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Climate Change & Global Warming

Does the Ocean Climate Vary Over Time?

On land, we do not always have the same weather patterns. That is, conditions do not match the climatology. Summers may be warmer or cooler than average. Winters may have more snow than usual. Droughts and heat waves occur. We call this "interannual variability". Differences from the average values are called anomalies. Anomalies can be positive (greater than the mean) or negative (less than the mean). The ocean climate also has interannual variability.
In addition to seasonal and intra-annual (less than annual) variations, there are multiyear patterns of variability. Ocean conditions fluctuate on various time scales. El Niño and La Niña events can occur every 3 to 5 years. Their anomalous effects usually last one to two years in the atmosphere, and often longer in parts of the ocean. Ocean conditions that stay above or below the long-term average for about 10 to 20 years are termed decadal-scale patterns. Sometimes sudden changes in decadal-scale patterns occur that are called "regime shifts". The average ocean conditions before a regime shift are different from the average conditions after the shift. A large regime shift occurred in the North Pacific Ocean about 1976, affecting both the physical state of the ocean and the structure of marine ecosystems and populations of fish such as salmon in the North Pacific Ocean.
Global Air Temperature Anomaly
Global Air Temperature Anomaly image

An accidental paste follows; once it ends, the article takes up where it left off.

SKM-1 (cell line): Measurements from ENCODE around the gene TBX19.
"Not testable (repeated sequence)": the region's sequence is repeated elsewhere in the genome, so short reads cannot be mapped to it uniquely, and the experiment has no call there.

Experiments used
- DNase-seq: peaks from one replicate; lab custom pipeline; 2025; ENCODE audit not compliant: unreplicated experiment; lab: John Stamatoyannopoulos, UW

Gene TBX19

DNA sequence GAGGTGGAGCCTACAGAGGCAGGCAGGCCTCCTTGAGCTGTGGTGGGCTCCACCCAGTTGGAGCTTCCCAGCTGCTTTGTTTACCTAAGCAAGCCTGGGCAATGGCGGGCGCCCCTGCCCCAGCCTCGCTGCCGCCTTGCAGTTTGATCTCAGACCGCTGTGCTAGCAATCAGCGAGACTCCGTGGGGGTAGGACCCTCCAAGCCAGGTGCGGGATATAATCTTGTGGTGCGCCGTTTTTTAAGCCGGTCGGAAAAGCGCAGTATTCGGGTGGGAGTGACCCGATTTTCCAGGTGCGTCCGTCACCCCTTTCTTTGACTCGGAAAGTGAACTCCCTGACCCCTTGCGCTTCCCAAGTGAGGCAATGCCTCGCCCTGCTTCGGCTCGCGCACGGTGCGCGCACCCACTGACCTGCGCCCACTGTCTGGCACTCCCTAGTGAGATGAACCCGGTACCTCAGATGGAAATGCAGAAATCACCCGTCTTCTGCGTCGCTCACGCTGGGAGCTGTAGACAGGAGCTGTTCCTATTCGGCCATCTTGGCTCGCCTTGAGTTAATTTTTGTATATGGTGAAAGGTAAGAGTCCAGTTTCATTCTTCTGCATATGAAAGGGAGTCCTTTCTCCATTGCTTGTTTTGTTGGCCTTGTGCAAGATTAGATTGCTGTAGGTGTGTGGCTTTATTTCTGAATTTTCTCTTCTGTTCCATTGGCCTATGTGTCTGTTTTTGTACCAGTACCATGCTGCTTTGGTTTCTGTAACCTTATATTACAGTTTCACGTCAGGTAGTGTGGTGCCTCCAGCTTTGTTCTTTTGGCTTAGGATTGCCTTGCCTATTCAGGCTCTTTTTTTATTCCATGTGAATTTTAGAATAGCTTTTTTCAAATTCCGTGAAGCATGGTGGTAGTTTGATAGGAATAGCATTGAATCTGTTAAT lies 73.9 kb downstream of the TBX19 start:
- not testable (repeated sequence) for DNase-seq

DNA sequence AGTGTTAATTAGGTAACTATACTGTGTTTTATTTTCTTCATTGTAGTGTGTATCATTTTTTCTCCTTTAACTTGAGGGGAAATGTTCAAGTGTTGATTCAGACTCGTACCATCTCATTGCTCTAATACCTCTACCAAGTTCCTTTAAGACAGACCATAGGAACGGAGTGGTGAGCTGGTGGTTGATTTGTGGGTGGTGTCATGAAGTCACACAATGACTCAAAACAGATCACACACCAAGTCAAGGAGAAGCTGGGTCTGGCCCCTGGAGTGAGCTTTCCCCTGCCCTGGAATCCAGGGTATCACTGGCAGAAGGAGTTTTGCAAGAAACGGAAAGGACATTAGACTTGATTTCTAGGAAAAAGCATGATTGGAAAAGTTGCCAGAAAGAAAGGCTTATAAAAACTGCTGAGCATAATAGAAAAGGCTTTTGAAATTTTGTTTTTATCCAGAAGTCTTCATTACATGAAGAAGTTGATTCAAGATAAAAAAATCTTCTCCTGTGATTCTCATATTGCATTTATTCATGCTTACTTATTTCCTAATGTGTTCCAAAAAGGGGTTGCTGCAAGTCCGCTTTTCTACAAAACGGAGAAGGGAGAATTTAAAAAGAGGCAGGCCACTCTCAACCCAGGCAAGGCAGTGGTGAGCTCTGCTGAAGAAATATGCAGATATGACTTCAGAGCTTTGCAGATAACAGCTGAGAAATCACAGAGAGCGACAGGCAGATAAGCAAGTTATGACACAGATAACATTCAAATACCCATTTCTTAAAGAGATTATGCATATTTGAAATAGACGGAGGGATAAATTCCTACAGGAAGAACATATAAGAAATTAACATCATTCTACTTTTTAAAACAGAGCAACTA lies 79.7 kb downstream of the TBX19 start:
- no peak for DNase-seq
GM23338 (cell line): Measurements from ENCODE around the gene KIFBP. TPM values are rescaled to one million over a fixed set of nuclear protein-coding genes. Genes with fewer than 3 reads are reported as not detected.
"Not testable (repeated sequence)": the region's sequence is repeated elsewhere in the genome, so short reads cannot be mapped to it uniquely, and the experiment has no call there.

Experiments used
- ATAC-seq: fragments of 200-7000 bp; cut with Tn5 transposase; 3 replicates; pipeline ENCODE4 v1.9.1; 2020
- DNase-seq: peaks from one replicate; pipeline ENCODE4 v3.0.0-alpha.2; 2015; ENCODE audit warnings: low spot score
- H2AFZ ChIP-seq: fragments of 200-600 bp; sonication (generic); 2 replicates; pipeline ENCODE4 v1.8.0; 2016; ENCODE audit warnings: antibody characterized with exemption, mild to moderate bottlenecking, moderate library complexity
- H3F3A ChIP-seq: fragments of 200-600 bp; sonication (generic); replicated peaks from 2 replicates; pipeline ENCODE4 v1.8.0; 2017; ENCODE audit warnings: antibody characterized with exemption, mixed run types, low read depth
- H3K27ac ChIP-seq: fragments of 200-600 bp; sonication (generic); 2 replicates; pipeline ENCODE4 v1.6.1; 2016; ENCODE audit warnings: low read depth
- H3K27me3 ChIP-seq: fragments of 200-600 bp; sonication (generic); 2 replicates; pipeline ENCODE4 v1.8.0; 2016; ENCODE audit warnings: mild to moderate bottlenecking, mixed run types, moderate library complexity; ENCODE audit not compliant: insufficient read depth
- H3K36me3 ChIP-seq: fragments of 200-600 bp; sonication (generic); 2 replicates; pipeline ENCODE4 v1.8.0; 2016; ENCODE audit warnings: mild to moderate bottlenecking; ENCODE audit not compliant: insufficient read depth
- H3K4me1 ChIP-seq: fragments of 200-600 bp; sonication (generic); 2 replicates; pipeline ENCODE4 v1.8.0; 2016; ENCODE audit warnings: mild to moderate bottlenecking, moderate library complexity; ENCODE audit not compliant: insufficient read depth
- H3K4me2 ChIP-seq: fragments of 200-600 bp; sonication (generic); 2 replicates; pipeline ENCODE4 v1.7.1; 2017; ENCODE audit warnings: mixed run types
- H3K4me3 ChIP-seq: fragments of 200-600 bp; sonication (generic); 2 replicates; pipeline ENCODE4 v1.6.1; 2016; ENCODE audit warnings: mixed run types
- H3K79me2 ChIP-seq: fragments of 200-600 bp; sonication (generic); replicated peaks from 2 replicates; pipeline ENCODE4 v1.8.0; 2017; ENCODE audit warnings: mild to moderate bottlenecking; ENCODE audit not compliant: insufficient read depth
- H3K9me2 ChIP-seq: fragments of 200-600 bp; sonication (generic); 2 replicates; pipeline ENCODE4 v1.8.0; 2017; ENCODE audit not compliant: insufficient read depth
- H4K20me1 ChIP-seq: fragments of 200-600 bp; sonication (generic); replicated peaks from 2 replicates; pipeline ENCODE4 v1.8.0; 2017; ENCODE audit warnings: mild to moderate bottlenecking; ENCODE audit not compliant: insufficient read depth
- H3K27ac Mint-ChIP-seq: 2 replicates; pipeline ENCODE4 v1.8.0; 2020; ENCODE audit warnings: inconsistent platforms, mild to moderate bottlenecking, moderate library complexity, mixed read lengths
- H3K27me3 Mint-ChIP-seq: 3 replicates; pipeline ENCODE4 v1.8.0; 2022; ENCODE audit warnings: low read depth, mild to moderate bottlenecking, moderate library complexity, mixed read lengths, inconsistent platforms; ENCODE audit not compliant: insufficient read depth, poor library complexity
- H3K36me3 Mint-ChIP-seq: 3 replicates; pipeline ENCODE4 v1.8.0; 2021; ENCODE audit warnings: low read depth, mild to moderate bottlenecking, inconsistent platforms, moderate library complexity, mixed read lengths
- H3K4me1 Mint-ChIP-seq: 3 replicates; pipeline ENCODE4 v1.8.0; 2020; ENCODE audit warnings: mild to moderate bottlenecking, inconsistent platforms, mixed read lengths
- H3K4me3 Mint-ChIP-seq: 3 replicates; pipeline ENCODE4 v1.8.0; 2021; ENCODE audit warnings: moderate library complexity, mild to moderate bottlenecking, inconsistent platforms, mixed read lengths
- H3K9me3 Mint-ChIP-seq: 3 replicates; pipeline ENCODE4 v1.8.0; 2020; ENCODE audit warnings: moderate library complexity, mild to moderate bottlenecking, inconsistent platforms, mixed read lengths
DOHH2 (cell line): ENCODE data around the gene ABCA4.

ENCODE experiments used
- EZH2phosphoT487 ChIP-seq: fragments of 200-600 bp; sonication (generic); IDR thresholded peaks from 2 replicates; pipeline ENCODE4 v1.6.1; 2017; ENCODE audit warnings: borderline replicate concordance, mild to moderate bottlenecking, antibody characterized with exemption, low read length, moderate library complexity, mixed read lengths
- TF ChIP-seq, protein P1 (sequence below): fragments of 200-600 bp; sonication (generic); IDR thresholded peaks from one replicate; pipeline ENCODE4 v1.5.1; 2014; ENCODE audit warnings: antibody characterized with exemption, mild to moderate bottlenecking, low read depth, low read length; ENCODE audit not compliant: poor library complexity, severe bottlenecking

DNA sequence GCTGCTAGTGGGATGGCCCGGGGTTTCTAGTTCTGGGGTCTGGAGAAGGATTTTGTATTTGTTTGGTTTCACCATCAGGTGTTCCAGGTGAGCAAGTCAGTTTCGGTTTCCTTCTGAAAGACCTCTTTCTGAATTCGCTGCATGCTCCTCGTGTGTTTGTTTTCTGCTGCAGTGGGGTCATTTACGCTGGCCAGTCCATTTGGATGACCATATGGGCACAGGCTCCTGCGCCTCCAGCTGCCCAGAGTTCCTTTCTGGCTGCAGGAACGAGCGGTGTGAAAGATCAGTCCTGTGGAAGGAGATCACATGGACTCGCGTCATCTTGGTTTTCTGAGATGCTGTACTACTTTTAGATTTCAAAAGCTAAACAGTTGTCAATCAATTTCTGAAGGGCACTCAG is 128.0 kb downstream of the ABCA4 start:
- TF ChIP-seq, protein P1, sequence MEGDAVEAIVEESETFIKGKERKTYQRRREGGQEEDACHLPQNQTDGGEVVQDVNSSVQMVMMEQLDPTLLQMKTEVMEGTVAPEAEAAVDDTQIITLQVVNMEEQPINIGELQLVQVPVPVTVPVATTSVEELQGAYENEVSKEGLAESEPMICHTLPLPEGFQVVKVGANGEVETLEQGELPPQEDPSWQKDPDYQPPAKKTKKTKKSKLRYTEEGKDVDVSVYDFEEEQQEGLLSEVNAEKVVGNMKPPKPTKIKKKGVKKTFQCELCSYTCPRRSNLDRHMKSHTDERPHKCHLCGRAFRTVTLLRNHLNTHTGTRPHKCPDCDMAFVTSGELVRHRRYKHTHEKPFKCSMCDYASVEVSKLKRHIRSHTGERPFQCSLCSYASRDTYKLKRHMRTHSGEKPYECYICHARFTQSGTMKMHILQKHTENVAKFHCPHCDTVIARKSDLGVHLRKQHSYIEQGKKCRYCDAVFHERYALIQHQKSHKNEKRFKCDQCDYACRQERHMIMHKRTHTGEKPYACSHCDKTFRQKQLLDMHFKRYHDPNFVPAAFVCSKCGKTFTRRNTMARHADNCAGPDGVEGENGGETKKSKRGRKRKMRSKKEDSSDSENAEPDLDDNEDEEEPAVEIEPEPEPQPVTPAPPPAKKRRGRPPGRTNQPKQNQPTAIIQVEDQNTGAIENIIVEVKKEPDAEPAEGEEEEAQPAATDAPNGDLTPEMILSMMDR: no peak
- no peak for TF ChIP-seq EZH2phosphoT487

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Surface Temperature Change
Sea Temperature Change image
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Is Climate Change Uniform Over the Earth?

Climate change often is characterized by summaries such as time series of national or global averages of temperature, which imply that climate change is uniform in space for the entire planet. In fact measurements and computer models show the trends in factors that describe climate, such as temperature and precipitation, vary regionally. For example, the global average temperature has risen by about 0.6°C (1.0°F) over the past century (IPCC 1996). However some subarctic regions have experienced greater than 1.5°C warming since the middle of this century (IPCC 1996). Other areas, such as portions of the North Pacific Ocean, are now actually cooler than they were 50 years ago.

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Climate, Climate Change & Global Warming
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